Mleiha: The Unwritten History
Sabah A Jasim, Margarethe Uerpmann, and Hans-Peter Uerpmann
Medina Publishing, £25
Better known for the beaches and bright lights of Dubai, the United Arab Emirates also has many excellent Bronze and Iron Age sites, as well as evidence of human occupation as far back as 125,000 years ago; hence its emergence as an archaeological tourism destination. The finest of these sites is probably the pre-Islamic desert city of Mleiha, comprehensively excavated over 40 years, and opened to the public last year. This definitive yet highly readable account by three of the principal investigators tells its story. It is copiously illustrated with artefact and site photos.
From origins around 3000 BC, Mleiha is now recognised as a key regional centre in south-east Arabia in the centuries around Christ, a trading hub connecting Rome and India, and also a centre of civilisation in its own right – issuing its own coinage, with thriving agriculture based on the (alai irrigation system and a technologically advanced metallurgical industry. Its rulers built palaces, monumental structures, and elaborate tombs, demonstrating their status as well as a belief in the afterlife. Intriguingly, the coinage also suggests that Mleiha may have been ruled by a dynasty of queens, evocative of the Queen of Sheba in south-west Arabia.
Review by David Millar
The Ancient State of Puyŏ in Northeast Asia
Mark E Byington
Harvard University Press, £.47.95
Long-obscured by the competing national histories of north-eastern Asia, the enigmatic kingdom of Puyŏ has rarely been mentioned in scholarship in any language. Little was known about its archaeology, territorial sphere, or sociopolitical organisation. This is what makes Byington’s volume such an academic triumph. In the first study explicitly focused on Puyŏ, the Harvard professor translates diverse Korean, Chinese, and Japanese historical sources, and synthesises buried Chinese archaeological reports, some never published, revealing the dramatic rise and fall of a largely unknown state power in hilly plains of north-eastern China between the 3rd century BC and the 5th century AD. The book is clearly organised and succinctly written as Byington deftly balances a range of evidence from inside Puyŏ itself and from surrounding polities. He finds a particular strength as a myth-buster, demonstrating how several emerging states rushed to lay claim to Puyŏ legacy on its disintegration, and how allegorical foundation accounts were established and perpetuated in traditional Chinese and Korean historiographies that effectively concealed the memory of the oldest archaeologically attested state in the region. The book will appeal, therefore, to anyone interested in the archaeology and political history of Asia, the mechanisms behind the emergence and sustained maintenance of early inegalitarian state powers, and the broader processes through which history becomes influential propaganda and myth.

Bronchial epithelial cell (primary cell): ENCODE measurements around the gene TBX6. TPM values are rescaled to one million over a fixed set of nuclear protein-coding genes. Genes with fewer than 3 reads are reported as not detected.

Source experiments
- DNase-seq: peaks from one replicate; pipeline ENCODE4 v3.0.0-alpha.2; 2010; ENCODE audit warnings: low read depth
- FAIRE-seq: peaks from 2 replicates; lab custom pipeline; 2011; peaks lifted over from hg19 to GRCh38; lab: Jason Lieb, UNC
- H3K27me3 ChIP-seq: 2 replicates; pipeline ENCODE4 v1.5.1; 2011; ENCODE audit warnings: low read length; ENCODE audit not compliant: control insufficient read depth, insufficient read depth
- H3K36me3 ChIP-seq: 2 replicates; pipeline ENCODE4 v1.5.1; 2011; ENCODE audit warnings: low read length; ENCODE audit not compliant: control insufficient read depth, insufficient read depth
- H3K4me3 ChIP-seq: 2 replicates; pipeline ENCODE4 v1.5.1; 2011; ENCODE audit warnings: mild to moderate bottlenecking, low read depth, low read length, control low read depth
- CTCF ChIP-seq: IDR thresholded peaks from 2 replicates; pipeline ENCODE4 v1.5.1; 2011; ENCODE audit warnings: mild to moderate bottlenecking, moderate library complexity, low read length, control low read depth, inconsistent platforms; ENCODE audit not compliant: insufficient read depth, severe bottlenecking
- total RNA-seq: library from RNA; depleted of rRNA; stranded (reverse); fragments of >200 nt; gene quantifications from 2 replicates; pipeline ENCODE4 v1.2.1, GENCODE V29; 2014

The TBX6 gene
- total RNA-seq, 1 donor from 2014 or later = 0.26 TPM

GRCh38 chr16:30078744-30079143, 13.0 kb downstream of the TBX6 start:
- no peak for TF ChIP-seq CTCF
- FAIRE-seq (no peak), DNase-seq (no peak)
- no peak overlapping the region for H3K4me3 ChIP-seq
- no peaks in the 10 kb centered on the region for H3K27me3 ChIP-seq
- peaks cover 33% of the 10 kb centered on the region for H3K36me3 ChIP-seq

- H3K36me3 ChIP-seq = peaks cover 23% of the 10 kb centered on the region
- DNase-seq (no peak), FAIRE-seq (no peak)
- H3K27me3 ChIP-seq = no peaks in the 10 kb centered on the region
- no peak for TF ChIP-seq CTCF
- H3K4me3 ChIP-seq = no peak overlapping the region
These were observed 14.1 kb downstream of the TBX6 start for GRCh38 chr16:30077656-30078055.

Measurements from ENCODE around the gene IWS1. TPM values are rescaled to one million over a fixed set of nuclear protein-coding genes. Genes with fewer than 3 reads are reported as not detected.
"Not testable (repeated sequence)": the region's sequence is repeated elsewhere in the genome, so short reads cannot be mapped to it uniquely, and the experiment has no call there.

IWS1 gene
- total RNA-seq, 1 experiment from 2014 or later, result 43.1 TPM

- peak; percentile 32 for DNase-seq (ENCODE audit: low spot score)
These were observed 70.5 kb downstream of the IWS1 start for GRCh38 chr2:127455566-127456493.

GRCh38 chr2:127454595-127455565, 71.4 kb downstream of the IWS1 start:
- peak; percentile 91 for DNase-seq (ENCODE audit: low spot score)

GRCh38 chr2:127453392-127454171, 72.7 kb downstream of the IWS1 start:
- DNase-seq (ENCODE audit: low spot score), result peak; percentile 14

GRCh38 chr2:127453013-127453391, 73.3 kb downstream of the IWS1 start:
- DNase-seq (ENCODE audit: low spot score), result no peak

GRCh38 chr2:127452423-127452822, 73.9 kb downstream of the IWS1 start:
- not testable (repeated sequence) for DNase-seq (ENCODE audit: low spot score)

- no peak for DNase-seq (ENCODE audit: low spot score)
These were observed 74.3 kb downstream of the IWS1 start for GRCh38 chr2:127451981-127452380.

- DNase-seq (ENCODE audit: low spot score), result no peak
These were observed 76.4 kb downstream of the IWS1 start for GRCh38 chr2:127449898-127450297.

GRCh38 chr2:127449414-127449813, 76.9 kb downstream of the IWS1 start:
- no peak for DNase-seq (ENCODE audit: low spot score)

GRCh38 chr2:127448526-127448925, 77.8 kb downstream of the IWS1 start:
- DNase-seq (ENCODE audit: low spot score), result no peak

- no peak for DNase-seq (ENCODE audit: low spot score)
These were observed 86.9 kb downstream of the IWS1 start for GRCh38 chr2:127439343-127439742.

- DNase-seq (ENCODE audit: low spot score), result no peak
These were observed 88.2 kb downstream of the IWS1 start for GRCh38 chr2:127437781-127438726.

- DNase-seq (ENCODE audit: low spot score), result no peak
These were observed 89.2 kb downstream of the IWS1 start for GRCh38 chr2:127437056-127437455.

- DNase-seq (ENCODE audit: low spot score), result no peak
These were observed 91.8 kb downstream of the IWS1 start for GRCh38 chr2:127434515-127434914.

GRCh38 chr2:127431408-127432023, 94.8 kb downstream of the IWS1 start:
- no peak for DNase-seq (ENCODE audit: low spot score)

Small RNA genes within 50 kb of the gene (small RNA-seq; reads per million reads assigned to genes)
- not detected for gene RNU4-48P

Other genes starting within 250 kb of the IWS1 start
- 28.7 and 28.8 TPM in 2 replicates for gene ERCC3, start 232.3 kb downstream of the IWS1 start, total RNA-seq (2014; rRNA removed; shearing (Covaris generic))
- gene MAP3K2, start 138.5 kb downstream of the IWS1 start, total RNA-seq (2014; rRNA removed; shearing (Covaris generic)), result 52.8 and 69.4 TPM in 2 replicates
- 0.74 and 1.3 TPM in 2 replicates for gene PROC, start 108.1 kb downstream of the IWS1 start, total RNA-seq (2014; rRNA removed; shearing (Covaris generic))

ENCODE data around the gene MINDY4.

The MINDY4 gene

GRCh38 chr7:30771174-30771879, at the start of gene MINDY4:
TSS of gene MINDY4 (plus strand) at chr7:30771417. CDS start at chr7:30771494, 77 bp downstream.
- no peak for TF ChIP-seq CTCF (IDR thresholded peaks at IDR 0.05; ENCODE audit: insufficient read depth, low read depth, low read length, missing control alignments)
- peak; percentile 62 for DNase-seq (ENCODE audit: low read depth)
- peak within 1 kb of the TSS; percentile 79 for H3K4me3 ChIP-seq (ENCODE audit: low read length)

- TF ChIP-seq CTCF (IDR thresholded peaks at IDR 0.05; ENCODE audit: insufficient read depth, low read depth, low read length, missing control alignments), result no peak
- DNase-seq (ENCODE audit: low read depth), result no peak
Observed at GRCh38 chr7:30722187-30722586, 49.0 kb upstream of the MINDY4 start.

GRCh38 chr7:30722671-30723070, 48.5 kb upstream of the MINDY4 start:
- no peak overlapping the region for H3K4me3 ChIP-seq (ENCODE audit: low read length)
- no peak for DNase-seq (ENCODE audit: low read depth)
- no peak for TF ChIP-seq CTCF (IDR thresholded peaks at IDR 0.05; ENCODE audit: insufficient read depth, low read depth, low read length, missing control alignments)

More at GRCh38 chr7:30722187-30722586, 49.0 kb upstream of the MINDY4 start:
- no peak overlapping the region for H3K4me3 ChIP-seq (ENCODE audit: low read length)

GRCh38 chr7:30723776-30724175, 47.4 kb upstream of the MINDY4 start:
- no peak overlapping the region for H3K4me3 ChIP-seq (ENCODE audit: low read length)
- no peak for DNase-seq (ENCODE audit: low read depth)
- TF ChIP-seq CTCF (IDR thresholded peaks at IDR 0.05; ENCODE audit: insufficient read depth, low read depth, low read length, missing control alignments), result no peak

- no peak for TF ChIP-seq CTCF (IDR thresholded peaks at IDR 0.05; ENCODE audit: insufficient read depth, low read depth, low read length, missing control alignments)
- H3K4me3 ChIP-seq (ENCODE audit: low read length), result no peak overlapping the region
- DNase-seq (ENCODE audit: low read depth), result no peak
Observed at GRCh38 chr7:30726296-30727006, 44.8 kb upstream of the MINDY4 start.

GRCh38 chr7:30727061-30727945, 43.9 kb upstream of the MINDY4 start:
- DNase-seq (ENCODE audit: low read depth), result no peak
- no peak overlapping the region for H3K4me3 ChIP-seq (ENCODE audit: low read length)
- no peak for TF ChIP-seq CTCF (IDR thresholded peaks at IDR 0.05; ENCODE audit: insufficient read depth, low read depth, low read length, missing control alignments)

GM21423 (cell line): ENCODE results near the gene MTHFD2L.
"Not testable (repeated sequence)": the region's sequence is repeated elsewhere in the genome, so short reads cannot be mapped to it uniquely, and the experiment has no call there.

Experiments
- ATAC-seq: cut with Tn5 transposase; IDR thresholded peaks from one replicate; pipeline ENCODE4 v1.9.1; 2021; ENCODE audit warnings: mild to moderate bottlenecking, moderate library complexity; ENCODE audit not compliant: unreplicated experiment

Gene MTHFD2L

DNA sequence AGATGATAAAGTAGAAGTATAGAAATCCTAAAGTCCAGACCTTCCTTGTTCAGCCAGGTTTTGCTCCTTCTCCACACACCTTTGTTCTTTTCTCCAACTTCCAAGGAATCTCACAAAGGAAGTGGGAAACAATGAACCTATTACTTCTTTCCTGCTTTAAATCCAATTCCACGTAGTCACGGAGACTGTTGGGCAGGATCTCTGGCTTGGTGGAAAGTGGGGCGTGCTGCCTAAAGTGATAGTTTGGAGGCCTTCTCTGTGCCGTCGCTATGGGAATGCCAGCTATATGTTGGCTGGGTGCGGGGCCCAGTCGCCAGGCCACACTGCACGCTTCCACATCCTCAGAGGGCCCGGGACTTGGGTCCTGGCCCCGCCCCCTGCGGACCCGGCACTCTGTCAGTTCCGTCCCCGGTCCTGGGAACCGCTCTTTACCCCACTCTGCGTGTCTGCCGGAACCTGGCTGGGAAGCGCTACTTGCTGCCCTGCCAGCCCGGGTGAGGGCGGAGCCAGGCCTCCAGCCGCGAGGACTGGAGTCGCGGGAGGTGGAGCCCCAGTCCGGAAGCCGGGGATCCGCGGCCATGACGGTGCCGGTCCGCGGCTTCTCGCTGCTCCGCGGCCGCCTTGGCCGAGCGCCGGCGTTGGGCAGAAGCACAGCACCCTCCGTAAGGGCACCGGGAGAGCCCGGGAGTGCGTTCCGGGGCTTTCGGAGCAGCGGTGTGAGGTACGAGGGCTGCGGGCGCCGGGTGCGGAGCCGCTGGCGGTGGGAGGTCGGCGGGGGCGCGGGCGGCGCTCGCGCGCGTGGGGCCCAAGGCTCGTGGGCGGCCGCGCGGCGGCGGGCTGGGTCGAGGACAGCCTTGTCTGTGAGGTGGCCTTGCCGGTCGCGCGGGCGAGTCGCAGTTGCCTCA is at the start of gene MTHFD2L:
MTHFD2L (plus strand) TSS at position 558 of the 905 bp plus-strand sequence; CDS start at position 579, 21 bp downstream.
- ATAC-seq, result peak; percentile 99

Review by Nicholas Bartos
Age of Empires: Art of the Qin and Han Dynasties
Zhixin Jason Sun
Yale University Press, £.45.00
During the 400 or so years of the Qjn and Han dynasties, China was transformed from a collection of warring states into an empire with a centralised government Age of Empires accompanies the exhibition of the same name at the Metropolitan (New York), exploring this defining period of Chinese history, as well as the role art played in both shaping a national identity and consolidating the emergent empire. A succinct yet comprehensive overview of the period provides historical context, before dealing with the exhibition’s themes from the military to popular beliefs. Finally, each of the exhibition’s 160 artefacts, which include animal figurines, textiles, and roof-tiles all brought together from museums and institutions across China, are explained to produce a fascinating glimpse of life under the emperor
Review by Rosie McCall
A History of Syria in One Hundred Sites
Y Kanjou and A Tsuneki (eds)
When Syria’s magnificent cultural heritage came under threat, editors Kanjou and Tsuneki mobilised more than 110 international academics, working in all regions of the country, to produce this exhaustive reference book Covering over 1.8 million years of history, the volume introduces 103 recently excavated Syrian sites through short summaries, with additional chapters about the significance of the Syrian past and its future legacy Though the book’s rapid production is apparent, with pixilated images and textual incongruities, it remains a wonderful source to be endless~ mined by scholars and enthusiasts alike.
Review by Nicholas Bartos
The Church of the East: An Illustrated History of Assyrian Christianity
I B Tauris, £.29.00
The Nestorian Church was named after Nestorius, the Patriarch of Constantinople (428-431), who neither founded it nor belonged to it. It is also known as the Apostolic Church of the East, and has a fascinating history, investigated in this comprehensive study into the origins and spread of Christianity in the East The book is an ambitious and enthralling exploration through 2,000 volatile years of conflicting religious doctrine. Scrupulous~ researched and beautifully illustrated, it examines the impact of competing theologies from Zoroastrianism to Catholicism, the arrival of Islamic rule, and the turbulence of recent history that renders the fate of the 400,000 or so Christians in the Middle East today more precarious than ever.
Review by Caitlin McCall
These reviews appeared in issue 84 of Current World Archaeology. Interested in having the magazine delivered directly to your door? Click here to find out more about subscribing to the magazine.